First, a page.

Tag Archives: The Crown’s Game series

Series Spotlight: The Crown’s Game duology by Evelyn Skye

Thursday I’m going to be putting the spotlight on a book series and talking about it. It might be one I’ve read, one I’m reading, or one I haven’t gotten to yet, depending on what I feel like talking about that week. This week’s series is a duology that was magical and dark and had great character dynamics.

the crown's gamethe-crowns-fate

 

The Crown’s Game duology by Evelyn Skye

Review status: 2/2. The Crown’s Game, The Crown’s Fate

All books are released, own in hardcover.

The tone of the two separate books were very different but I still thought they worked. The first book was more of a whimsical dark. The magical battle between Vika and Nikolai was fun, interesting, and I didn’t even mind the love triangle with Pascha. It felt more like they were both fascinated with Vika instead of it being a love triangle. The second book was darker than the first but this time it was more dark magic than whimsical.

Favourite character: Pascha. I think he was a good kid who was thrown into an impossible situation, made some pretty majors mistakes, and got in way over his head. Plus I really like the name Pascha.

Favourite book: The Crown’s Game. I slightly preferred the more whimsical plot of the magical battle of the first book over the brewing war of the second.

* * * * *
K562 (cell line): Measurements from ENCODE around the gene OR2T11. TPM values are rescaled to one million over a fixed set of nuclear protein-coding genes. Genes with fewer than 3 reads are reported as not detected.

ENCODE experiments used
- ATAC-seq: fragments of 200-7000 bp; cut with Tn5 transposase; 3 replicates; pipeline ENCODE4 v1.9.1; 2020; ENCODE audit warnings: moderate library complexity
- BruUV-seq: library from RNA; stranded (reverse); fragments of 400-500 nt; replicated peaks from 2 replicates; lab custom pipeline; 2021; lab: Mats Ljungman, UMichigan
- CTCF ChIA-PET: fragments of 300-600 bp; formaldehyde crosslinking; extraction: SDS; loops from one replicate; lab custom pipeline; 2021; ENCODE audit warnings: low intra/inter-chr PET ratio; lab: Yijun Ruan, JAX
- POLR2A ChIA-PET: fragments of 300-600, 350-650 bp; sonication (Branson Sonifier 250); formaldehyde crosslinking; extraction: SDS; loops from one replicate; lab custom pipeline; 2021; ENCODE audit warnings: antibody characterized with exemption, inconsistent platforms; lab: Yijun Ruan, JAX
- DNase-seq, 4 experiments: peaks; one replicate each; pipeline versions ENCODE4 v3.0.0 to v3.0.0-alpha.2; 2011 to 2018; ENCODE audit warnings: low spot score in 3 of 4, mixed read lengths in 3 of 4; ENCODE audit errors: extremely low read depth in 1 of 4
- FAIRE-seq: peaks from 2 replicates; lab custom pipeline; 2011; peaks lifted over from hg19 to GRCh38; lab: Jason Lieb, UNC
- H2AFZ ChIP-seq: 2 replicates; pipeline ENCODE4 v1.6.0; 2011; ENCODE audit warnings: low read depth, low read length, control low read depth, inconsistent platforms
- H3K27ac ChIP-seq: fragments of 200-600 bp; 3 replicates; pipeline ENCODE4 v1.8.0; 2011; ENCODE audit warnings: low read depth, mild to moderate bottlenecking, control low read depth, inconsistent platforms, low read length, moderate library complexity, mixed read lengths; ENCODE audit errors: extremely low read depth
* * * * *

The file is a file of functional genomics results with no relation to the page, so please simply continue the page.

Status: Finished.

Author status: Semi auto-buy. Hard to say auto-buy after one duology but there’s definitely potential.

Next up from Evelyn Skye: Circle of Shadows coming out in 2019. It’s ninja inspired!

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Book Review: The Crown’s Fate by Evelyn Skye

the-crowns-fate

The Crown’s Fate

Release date: May 16th 2017

4.5 stars

Russia is on the brink of great change. Pasha’s coronation approaches, and Vika is now the Imperial Enchanter, but the role she once coveted may be more difficult—and dangerous—than she ever expected.
Pasha is grappling with his own problems—his legitimacy is in doubt, the girl he loves loathes him, and he believes his best friend is dead. When a challenger to the throne emerges—and with the magic in Russia growing rapidly—Pasha must do whatever it takes to keep his position and protect his kingdom.
For Nikolai, the ending of the Crown’s Game stung deeply. Although he just managed to escape death, Nikolai remains alone, a shadow hidden in a not-quite-real world of his own creation. But when he’s given a second chance at life—tied to a dark price—Nikolai must decide just how far he’s willing to go to return to the world.